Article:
Sri Lanka first capital up to recent times, Colombo is a fascinating city, not only for its blend of the east and west but also for its cozy mixture of the past and present. It remains, the commercial city of the country. There is a lively nightlife at a number of International standard hotels, clubs, pubs and dining venues while it is limited mainly to the high end customer. During the day, Colombo’s colourful street markets, colonial-era buildings, museums and galleries, churches, mosques and temples, and the lovely Viharamahadevi Park with it beautiful trees, makes it a great place to explore on foot.
Galle is a major city in Sri Lanka, situated on the south-western tip of Sri Lanka, 119 km from Colombo. Galle is the administrative capital of Southern Province, Sri Lanka and is the district capital of Galle District. The southern city well-known seaport from ancient times when merchant ships anchored here to trade for the islands famous gems, exotic spices and other commodities. The famous Fort in Galle was originally built by the Portuguese in 1589 and named Santa Cruz. After the Dutch occupation it was destroyed and rebuilt on a larger scale to cover an area over 36 hectors. This world heritage site is a very interesting place to visit old and modern city blend together in perfect harmony.
64 km from Colombo, franked by the river and sea, a famous beach resort with a 100-acre NationalHoliday Resort complex containing several major tourist hotels, a market place, a shopping center, cultural shows and exhibitions. The sea at Bentota is best from November to April.
Sri Lanka hill capital, former stronghold of the Sinhala Kings, is our most picturesque city.The focal point of the town is without doubt, the golden roofed DALADA Maliga where the sacred tooth relic of Buddha is enshrined. The highlight of the city’s calendar is the Esala perhera, when a replica of the casket is taken in procession for ten glittering nights in July by exotically costumed dancers, drummers and approximately 100 elephants.
Set in the heart of the tea country, this beautiful town is where the British succeeded in creating a little England with homes built in the architectural style of Georgian to Queen Anne. Situated at 1890 meters above sea level the air here is cool and fresh a serene retreat from the hustle and bustle of Colombo. Situated nearby is Horton Plains. Sri Lanka’s highest and most isolated plateau. Nature lovers will revel in this wide; Patna grass covered plain, the haunt of many wild yet harmless animals and home of many species of birds.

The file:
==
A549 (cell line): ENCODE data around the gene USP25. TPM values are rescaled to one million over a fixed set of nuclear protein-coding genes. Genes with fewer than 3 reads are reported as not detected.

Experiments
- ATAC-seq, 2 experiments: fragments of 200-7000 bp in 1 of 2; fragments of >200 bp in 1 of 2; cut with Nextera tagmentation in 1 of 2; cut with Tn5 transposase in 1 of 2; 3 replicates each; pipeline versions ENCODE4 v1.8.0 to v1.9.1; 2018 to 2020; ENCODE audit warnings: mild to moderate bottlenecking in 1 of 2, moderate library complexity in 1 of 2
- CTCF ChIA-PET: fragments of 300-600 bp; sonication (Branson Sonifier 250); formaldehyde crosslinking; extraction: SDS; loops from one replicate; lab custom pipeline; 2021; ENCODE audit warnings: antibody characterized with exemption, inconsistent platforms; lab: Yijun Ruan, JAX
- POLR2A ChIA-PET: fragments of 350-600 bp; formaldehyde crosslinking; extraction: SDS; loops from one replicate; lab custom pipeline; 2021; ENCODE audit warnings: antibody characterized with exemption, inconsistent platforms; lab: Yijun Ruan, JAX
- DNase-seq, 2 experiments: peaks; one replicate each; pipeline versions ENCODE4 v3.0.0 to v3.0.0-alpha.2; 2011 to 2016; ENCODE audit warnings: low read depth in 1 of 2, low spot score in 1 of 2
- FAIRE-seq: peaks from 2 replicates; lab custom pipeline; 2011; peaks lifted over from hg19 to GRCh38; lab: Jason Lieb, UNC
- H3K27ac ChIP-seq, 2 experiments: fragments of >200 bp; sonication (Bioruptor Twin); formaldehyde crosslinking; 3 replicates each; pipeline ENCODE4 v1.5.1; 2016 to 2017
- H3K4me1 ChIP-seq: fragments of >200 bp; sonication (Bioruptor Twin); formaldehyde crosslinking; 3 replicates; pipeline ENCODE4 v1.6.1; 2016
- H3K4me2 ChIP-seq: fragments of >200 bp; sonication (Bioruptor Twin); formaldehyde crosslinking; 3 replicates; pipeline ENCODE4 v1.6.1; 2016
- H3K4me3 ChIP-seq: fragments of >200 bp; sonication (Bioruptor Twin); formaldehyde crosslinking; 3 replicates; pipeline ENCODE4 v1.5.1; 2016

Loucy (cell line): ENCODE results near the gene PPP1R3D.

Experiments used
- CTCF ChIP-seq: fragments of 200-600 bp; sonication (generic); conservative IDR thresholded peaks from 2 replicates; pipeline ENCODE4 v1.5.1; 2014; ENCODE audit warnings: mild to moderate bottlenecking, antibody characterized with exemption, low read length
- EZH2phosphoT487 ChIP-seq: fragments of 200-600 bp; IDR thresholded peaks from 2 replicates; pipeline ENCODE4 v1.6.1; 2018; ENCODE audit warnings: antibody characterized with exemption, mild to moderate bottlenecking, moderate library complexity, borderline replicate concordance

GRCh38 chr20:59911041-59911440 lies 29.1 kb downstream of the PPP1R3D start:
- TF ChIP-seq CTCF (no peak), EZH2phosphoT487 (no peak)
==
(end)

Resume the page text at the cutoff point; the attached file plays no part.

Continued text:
Sigiriya the “Lion Rock” was built by the legendry King Kashyapa during his reign 477-495 A.C After passing through the remains of the beautiful eater gardens at the foot of the rock, your ascent to the summit will reveal: The mirror Wall-processing 700 Sinhala verses written by the visitors from the 5th to the 13th century, and the exquisite rock paintings of the “Cloud Damsels”.
Located in the south east of the island, the total protected area covers 98,000 hectares. Certain areas are strict natural reserves. Yala west with its scrub jungle, rock out crops, tanks and lagoons is open to visitors. Wild Elephant, Sloth Bear, Leopard, Spotted Deer, Samber, Wild Buffalo, Wild Boar, Monkey, Porcupine and Jackal can be sighted. Many migratory Birds frequent this area and over 15 species have been recorded.
With a sheltered beautiful beach in the South of Sri Lanka, Mirissa is located away from the bustles of the city; Mirissa is where life is slow paced. It is where, with amazing sunsets, you can rest and relax on the sandy beach on a tropical holiday. Also, the Continental Shelf (where the deep sea starts) is located very close to the shoreline of Mirissa. Hence it is the perfect spot for one of Mirissa’s key attractions: Whale and Dolphin watching, during the months of December to April. A great surfing area, Mirissa is perfect for riding the waves and taking turns. Beginners and experienced surfers can enjoy and experience surfing in the Sri Lankan waters; Mirissa beach is famous as a surf spot in the Indian Ocean.
You can also visit coconut and rubber plantations close by, as well as spice gardens and temples on your sight-seeing trip.
Like Sigiriya, Dambulla is vast isolated rock mass and it was here that King Valagam Bahu took refuge in the 1st Century B.C. He later turned the caves in to rock temple. Some of the frescoes are over 2000 years old. A colossal figure of the recumbent Buddha carved out of the living rock; some 14 meter long is another highlight.
The Orphanage was established to feed, nurse and house young elephants abandoned by their mothers and displaced from their natural environment due to development projects. Most orphans cannot be introduced back to the wild, as other elephant family groups will not accept them. They enjoy a good life with their human parents and many find foster homes in zoos around the world. It is most interesting to visit the Orphanage at feeding time to see the baby elephants been bottle-fed. After which the entire herd is taken for a bath in the river.
Sri Lanka first capital,found in the 5th century B.C is situated 206 km from Colombo. Anuradhapura went on to become a Ceylonese political and religious capital (4th century BC) that flourished for 1,300 years. In its prime, Anuradhapura ranked alongside Nineveh and Babylon in its colossal proportions—its four walls, each 16 miles (26 km) long, enclosing an area of 256 square miles (663 km²)—in the number of its inhabitants, and the splendour of its shrines and public buildings. There is much to see at Anuradhapura, including the sacred Bodhi tree, eight major palaces, monasteries and monuments.
The island’s medieval capital (11th to 13th century A.D.) is situated 216 km from Colombo and rose to frame after the decline of Anuradapura. A site not to be missed is the largest of the man-made reservoirs, the huge Parakrama Samudra, larger in size than the Colombo harbor.